Paul Manafort's Mystery Meeting Under Spotlight | Law & Crime
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Looks Like Mueller Isn’t Buying the Official Explanation of 2017 Manafort Mystery Meeting


WASHINGTON, DC - FEBRUARY 28: Paul Manafort, former campaign manager for Donald Trump, exits the E. Barrett Prettyman Federal Courthouse, February 28, 2018 in Washington, DC. This is Manafort’s first court appearance since his longtime deputy Rick Gates pleaded guilty last week in special counsel Robert Mueller’s Russia probe.

As media struggle to metabolize The Guardian‘s would-be bombshell regarding Paul Manafort‘s alleged visits with Julian Assange over the past five or six years–and as The Guardian itself apparently edits away some of the more controversial claims contained in their initial report–another Manafort meeting, one that definitely happened, has now come under the critical radar. What’s perhaps more important, however, is the way in which this mystery meeting is currently being viewed by special counsel Robert Mueller.

In May 2017, President Donald Trump‘s former campaign chair met with Ecuador’s recently elected President Lenín Moreno. This get together had been long-rumored and details were scarce-to-nil until eventually confirmed by Moreno himself in November 2017.

According to The Associated Press:

Moreno said the meeting in Quito involved Paul Manafort and representatives of an unidentified Chinese company who proposed to privatize the state-owned National Electric Corp. [Moreno] said the proposal was rejected because it would have violated Ecuador’s constitution.

That was the official excuse given for the controversial meeting anyway.

Reports at the time were perforce scant on details because both Moreno and Manafort remained tight-lipped about their talks but there was a bit of color provided in some of the initial reporting.

“Manafort visited Ecuador using a phone registered under a false name and traveled on one of three U.S. passports he possesses before going to Mexico and China weeks later,” the Associated Press wrote, citing court documents.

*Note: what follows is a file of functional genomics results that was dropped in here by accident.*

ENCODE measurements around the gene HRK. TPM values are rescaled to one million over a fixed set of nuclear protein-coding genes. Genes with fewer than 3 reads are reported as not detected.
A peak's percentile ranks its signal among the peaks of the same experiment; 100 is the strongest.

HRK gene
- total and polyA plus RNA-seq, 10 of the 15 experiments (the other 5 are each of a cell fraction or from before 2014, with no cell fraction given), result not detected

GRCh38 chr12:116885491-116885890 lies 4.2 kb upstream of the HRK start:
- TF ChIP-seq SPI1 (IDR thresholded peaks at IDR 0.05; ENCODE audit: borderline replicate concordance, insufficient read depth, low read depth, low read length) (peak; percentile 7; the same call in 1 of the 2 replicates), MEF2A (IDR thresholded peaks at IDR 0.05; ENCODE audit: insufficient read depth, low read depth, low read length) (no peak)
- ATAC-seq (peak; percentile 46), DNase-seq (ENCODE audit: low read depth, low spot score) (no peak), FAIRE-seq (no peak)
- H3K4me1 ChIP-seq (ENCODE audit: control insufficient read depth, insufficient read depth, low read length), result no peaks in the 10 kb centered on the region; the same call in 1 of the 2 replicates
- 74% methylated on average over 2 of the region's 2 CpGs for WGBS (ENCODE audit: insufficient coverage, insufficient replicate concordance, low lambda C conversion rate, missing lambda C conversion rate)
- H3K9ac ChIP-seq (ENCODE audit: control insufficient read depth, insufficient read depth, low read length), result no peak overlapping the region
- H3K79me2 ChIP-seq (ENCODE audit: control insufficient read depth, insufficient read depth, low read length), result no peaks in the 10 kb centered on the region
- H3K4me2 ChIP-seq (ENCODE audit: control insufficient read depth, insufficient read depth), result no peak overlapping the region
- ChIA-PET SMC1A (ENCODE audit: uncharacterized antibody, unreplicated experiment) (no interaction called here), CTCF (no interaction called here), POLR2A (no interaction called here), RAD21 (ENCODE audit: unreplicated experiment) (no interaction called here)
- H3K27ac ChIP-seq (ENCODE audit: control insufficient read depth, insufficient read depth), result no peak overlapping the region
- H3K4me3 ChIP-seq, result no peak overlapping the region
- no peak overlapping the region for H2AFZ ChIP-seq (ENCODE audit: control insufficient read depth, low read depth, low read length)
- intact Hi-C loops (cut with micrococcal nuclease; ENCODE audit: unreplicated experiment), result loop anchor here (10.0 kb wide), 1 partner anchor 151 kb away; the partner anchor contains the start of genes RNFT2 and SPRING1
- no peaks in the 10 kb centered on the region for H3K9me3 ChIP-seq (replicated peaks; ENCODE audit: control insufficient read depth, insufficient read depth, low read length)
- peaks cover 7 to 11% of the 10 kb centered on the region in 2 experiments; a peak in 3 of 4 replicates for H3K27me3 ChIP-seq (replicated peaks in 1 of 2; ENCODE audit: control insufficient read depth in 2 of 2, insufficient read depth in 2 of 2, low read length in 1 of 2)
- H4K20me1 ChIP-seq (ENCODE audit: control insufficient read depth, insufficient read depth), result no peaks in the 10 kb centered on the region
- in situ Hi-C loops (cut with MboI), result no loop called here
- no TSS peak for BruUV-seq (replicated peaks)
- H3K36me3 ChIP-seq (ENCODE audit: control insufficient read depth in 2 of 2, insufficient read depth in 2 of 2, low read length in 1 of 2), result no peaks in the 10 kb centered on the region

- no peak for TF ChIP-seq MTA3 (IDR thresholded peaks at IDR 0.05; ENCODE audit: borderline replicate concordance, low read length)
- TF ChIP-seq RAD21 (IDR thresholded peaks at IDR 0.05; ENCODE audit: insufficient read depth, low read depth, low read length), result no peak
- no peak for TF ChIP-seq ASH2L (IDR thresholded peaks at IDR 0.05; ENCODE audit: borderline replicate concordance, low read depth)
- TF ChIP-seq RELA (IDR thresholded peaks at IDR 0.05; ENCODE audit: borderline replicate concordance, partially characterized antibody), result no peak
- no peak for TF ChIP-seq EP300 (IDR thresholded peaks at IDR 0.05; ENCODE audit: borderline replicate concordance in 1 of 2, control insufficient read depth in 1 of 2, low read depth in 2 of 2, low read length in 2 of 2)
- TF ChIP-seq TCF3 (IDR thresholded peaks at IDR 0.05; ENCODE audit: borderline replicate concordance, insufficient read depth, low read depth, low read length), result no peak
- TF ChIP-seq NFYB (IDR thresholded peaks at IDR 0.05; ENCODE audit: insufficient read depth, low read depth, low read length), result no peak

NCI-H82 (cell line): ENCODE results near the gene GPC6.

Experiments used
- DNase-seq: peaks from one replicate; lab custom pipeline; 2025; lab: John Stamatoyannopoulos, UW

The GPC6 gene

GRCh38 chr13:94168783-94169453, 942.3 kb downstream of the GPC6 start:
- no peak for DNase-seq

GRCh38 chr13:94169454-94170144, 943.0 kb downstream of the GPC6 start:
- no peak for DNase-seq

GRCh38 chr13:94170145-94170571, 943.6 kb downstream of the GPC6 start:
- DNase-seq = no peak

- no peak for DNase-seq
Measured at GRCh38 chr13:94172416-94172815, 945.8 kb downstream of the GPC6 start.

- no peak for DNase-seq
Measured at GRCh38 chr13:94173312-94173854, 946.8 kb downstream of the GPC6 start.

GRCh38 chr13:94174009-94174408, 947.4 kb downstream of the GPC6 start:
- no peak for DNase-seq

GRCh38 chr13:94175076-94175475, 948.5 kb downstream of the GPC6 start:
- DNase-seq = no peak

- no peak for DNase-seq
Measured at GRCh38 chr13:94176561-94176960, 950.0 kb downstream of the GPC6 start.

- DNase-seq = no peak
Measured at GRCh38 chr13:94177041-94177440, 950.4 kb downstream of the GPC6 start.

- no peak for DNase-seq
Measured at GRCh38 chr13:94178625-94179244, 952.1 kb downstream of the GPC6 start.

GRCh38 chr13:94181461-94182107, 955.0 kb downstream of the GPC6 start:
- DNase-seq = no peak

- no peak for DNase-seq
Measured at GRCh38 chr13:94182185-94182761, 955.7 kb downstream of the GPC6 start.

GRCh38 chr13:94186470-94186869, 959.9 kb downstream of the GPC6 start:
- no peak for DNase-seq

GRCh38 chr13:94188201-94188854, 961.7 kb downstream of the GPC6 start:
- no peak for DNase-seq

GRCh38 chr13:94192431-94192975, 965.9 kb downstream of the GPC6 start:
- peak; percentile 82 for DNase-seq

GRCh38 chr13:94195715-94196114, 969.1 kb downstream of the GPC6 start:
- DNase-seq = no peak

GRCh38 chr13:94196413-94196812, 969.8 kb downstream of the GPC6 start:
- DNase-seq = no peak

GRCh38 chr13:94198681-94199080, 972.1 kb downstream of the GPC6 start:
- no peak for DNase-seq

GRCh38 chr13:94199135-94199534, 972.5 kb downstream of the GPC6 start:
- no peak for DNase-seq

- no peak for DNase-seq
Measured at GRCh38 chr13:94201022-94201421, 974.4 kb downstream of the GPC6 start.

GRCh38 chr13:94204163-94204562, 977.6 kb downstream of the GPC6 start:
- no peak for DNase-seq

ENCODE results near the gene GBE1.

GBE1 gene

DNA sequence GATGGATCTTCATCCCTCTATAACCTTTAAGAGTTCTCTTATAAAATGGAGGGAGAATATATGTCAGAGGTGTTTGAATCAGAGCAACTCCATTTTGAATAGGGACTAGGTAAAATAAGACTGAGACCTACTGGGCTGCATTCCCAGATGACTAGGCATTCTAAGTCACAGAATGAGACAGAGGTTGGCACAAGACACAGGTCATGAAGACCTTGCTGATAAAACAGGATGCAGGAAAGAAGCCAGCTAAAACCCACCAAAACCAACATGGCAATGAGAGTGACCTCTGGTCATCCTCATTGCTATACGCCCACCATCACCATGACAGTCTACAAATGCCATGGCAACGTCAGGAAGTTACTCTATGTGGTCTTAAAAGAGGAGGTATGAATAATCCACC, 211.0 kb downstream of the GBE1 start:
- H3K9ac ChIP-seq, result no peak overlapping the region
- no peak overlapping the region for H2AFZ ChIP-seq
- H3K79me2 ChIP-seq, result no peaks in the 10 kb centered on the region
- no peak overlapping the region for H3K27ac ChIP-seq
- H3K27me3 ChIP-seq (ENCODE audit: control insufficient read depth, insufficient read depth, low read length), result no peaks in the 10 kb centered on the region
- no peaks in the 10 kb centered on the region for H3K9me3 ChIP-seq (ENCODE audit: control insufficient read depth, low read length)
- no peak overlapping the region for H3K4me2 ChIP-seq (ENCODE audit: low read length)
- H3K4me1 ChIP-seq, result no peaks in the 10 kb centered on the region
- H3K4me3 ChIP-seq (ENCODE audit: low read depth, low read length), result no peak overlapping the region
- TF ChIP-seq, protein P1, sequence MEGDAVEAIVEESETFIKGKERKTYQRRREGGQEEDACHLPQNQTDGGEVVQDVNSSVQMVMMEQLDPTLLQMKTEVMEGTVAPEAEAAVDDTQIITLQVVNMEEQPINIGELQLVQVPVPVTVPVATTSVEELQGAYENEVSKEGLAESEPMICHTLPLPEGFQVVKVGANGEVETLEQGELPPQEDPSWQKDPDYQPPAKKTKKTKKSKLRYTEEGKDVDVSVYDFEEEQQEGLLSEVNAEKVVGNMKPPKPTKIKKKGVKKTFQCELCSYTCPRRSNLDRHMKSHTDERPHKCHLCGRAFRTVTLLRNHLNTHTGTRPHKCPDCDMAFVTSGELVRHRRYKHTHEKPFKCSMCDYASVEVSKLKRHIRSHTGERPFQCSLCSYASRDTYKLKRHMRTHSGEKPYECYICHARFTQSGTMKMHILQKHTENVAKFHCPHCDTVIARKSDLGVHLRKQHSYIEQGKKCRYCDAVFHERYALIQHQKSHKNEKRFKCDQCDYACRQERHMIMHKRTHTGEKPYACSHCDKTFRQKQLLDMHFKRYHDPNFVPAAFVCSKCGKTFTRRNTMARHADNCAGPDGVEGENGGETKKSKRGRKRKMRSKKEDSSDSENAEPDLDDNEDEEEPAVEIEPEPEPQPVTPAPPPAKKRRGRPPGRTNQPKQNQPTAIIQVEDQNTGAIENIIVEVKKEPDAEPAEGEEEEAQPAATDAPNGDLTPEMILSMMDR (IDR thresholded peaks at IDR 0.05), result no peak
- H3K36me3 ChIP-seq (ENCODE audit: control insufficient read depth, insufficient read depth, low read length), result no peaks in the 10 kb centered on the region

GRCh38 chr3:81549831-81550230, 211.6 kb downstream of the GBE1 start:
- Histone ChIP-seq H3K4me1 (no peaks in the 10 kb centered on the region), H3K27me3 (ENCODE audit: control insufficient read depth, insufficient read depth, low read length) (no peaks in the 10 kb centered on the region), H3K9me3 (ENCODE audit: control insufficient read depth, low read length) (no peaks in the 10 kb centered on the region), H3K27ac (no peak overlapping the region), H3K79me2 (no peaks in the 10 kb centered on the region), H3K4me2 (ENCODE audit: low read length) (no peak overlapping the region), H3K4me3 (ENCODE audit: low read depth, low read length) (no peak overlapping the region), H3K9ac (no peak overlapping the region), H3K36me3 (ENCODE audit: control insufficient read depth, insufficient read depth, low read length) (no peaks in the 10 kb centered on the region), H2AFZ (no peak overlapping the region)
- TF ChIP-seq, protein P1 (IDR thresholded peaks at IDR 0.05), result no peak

Manafort had recently been indicted on the same tax evasion and money laundering charges he would eventually be convicted of in Virginia and likely wasn’t too keen on publicly discussing his foreign work or travels at the time. Moreno, for his part, specifically refused to discuss whether any additional issues were on the table during his meeting with Manafort.

The Associated Press also noted that Moreno was all-but forced to acknowledge the meeting with Manafort only after being called out and criticized by former Ecuadorean president Rafael Correa.

“It’s very worrying that there should be a meeting with types like Manafort and that it should be kept hidden from the Ecuadorean people,” Correa told The Associated Press.

Correa, who in 2012 championed the Wikileaks publisher’s controversial Ecuadorian asylum claim and eventual citizenship application, later opined on the long-secretive Manafort-Moreno tête-à-tête.

During a November 2017 interview just after Moreno confirmed the meeting, Correa told The Associated Press, “If they keep it secret it’s because they are hiding something.”

Maybe so. And maybe that’s what Robert Mueller thinks as well.

According to CNN and storied Watergate journalist Carl Bernstein, the special counsel’s office has been heavily focused on the May 2017 meeting before it was confirmed to the press. Bernstein said:

According to sources familiar with aspects of the Mueller investigation: the special prosecutor has known for more than a year that Manafort visited the president of Ecuador in Ecuador; that the special prosecutor has been intensely interested–not just in that meeting–but that meeting in terms of what it might mean in regard to Manafort, Wikileaks and contacts with Assange.

The legendary newsman then reiterated his claim.

“There is no question–according to people familiar with some things that the special prosecutor’s know and that has been confirmed by people who are close to Manafort–that he did indeed travel to Ecuador in the spring of 2017 to visit with the president,” Bernstein said. “And that for more than a year, Mueller’s investigators have been following up on leads emanating from that visit and what that visit portends and what it means and what kind of key it might be to understanding a relationship between Assange, Manafort, the campaign and Wikileaks–and whether or not such a relationship exists.”

Manafort and Wikileaks have both denied such a relationship exists or that the two have ever met another.

Law&Crime reached out to Wikileaks and Manafort’s attorney Kevin Downing for comment on this alleged relationship but no response was forthcoming at the time of publication.

Update: The Guardian has responded with a statement.

“This story relied on a number of sources. We put these allegations to both Paul Manafort and Julian Assange’s representatives prior to publication. Neither responded to deny the visits taking place,” a Guardian spokesperson told Law&Crime. “We have since updated the story to reflect their denials.”

[image via Drew Angerer/Getty Images]

Follow Colin Kalmbacher on Twitter: @colinkalmbacher

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